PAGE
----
The Public Religion Research Institute released Exodus: Why Americans are Leaving Religion–and Why They’re Unlikely to Come Back (Questionnaire). It’s depressing news for us Christians (6% of the US population was religiously unaffiliated in 1991 and that has grown to 25% in 2016) but it is worth looking at in order to understand what is happening, why it is happening, and how we can respond. I’ll add my two cents but I really have no expertise here.
Most Americans who leave their childhood religious identity to become unaffiliated generally do so before they reach their 18th birthday. More than six in ten (62%) religiously unaffiliated Americans who were raised in a religion say they abandoned their childhood religion before they turned 18. About three in ten (28%) say they were between the ages of 18 and 29. Only five percent say they stopped identifying with their childhood religion between the ages of 30 and 49, and just two percent say age 50 or older.
This suggests that any solution to the problem of people abandoning Christianity needs to focus on how we raise our children, both in the family setting and the church setting. Plan ahead when it comes to raising your children. You can’t put things off because it might be too late.
Among the reasons Americans identified as important motivations in leaving their childhood religion are: they stopped believing in the religion’s teachings (60%), their family was never that religious when they were growing up (32%), and their experience of negative religious teachings about or treatment of gay and lesbian people (29%).
Fewer than one in five Americans who left their childhood religion point to the clergy sexual-abuse scandal (19%), a traumatic event in their life (18%), or their congregation becoming too focused on politics (16%) as an important reason for disaffiliating.
The first thing these numbers tell me is that the church needs to ramp up on apologetics. Reasons to believe Christianity is true need to be heard in sermons, children’s Sunday school, adult Sunday school, Christian schools, Christian camps, and at home.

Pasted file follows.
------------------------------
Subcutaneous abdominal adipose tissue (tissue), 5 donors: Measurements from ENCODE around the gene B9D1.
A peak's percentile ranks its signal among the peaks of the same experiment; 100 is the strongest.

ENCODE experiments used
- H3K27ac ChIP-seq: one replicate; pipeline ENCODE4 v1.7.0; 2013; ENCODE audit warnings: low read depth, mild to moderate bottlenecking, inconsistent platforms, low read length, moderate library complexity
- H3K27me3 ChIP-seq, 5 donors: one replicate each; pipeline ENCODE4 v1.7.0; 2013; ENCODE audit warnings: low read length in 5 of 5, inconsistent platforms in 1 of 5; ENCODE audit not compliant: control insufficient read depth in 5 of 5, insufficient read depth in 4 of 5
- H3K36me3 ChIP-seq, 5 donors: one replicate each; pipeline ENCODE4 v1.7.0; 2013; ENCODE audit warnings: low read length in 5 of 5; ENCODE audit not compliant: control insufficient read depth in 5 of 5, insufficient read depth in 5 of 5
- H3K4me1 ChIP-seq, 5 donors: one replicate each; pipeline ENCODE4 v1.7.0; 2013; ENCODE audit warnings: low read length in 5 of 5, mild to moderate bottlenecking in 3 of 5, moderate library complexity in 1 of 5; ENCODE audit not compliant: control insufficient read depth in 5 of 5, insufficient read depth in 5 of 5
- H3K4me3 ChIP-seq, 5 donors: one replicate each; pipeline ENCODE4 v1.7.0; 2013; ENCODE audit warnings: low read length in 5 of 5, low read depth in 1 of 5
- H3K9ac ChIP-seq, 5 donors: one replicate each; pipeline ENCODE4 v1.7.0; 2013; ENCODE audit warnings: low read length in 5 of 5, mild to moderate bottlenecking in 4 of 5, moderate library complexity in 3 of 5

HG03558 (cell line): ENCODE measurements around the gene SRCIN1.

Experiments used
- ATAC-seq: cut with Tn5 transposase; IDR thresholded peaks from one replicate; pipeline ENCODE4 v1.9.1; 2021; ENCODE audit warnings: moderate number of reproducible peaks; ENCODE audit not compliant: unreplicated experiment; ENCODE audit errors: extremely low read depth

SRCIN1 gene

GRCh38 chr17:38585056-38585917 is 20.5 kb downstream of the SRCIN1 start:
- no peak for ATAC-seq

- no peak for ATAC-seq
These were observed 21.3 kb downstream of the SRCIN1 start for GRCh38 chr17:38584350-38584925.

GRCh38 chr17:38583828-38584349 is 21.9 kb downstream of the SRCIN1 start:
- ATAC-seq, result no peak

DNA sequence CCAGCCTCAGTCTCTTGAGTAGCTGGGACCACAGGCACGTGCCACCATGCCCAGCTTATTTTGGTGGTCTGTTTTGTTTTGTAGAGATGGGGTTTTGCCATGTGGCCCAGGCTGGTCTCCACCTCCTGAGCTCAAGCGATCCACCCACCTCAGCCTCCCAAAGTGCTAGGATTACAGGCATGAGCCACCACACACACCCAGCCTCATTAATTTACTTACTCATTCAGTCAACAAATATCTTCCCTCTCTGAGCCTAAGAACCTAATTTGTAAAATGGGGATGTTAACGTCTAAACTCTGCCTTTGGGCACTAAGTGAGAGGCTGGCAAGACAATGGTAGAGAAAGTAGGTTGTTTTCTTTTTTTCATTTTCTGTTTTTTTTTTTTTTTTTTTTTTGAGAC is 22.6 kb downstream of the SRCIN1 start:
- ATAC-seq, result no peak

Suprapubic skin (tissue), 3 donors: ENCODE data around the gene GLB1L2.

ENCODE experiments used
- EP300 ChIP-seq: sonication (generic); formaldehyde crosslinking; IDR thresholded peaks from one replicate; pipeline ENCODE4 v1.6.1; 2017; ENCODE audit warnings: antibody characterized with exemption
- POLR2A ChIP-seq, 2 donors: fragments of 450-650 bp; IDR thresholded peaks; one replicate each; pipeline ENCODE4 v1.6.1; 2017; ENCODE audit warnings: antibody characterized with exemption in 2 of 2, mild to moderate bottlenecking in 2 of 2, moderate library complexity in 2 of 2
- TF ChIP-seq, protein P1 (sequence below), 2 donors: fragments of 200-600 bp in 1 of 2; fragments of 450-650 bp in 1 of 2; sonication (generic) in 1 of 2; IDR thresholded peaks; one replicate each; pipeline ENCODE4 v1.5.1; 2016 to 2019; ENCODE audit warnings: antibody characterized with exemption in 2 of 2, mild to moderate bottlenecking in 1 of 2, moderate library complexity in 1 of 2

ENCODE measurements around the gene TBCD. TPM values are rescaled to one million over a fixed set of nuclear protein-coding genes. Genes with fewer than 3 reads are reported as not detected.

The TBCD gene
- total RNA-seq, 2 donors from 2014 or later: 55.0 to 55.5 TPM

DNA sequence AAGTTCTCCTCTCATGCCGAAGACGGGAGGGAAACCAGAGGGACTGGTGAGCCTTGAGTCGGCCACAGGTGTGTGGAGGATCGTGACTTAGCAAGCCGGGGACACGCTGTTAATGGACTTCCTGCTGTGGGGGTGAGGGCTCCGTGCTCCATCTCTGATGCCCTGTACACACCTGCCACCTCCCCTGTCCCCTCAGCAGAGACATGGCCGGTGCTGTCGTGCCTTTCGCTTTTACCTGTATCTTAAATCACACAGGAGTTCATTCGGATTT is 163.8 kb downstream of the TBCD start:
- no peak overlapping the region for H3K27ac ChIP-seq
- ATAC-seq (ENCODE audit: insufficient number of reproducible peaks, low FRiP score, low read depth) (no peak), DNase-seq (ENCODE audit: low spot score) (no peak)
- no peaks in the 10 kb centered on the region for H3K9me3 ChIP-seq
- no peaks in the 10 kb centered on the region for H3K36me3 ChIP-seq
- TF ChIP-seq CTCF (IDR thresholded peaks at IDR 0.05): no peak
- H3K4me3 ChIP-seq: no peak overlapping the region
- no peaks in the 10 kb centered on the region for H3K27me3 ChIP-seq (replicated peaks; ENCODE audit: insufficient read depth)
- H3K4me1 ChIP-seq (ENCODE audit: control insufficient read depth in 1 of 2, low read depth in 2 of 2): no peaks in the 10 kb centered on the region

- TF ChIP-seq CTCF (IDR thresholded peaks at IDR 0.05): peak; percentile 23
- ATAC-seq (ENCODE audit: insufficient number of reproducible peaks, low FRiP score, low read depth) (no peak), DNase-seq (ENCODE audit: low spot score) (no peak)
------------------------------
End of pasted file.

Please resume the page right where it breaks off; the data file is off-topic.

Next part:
We need to stress that what matters is the truth, not our emotions or society’s judgments. That some clergy engage in sexual abuse does not mean Christianity is false. That you had a traumatic event in your life does not mean Christianity is false. That your congregation is too political for your tastes does not mean Christianity is false (find another congregation). If someone raised within Christianity is going to leave the church let it not be because they reason so poorly.
Perhaps we need to mention that we all have questions and doubts from time to time. It’s okay not to know everything.
Second, we need to live out the faith. Don’t appear “not that religious” to your children. When teaching that homosexual sex is wrong be sure to stress that we must still love the homosexual. If you know a member of the clergy has engaged in sexual abuse then be willing to turn him over to the criminal justice system. Don’t let someone hide a crime.
Among those who left their childhood religion, women are twice as likely as men to say negative religious teachings about or treatment of gay and lesbian individuals was a major reason they chose to leave their religion (40% vs. 20%, respectively). Women are also about twice as likely as men to cite the clergy sexual-abuse scandal as an important reason they left their childhood faith (26% vs. 13%, respectively).
Again, this is why we need stress truth over emotion. Perhaps women in particular need to be taught not to trust their feelings as guides to truth.
Consistent with this research, the survey finds Americans who were raised by divorced parents are more likely than children whose parents were married during most of their formative years to be religiously unaffiliated (35% vs. 23% respectively).
When I said above to plan ahead when it comes to raising your children, this has to go all the way back to who you marry and the level of commitment to the marriage.
Americans raised in mixed religious households—where parents identified with different religious traditions—are more likely to identify as unaffiliated than those raised in households where parents shared the same faith (31% vs. 22%, respectively).
Speaking of who you marry, they better be Christian.
Few unaffiliated Americans are actively looking to join a religious community. Only seven percent of the unaffiliated report they are searching for a religion that would be right for them, compared to 93% who say they are not.
In fact, relatively few unaffiliated Americans report they regularly devote much time to thinking about God or religion. More than seven in ten (72%) unaffiliated Americans say that in their day-to-day life, they do not spend much time thinking about God or religion.
Here is a challenge for missionary work. We will have to seek non-believers if they are not seeking us.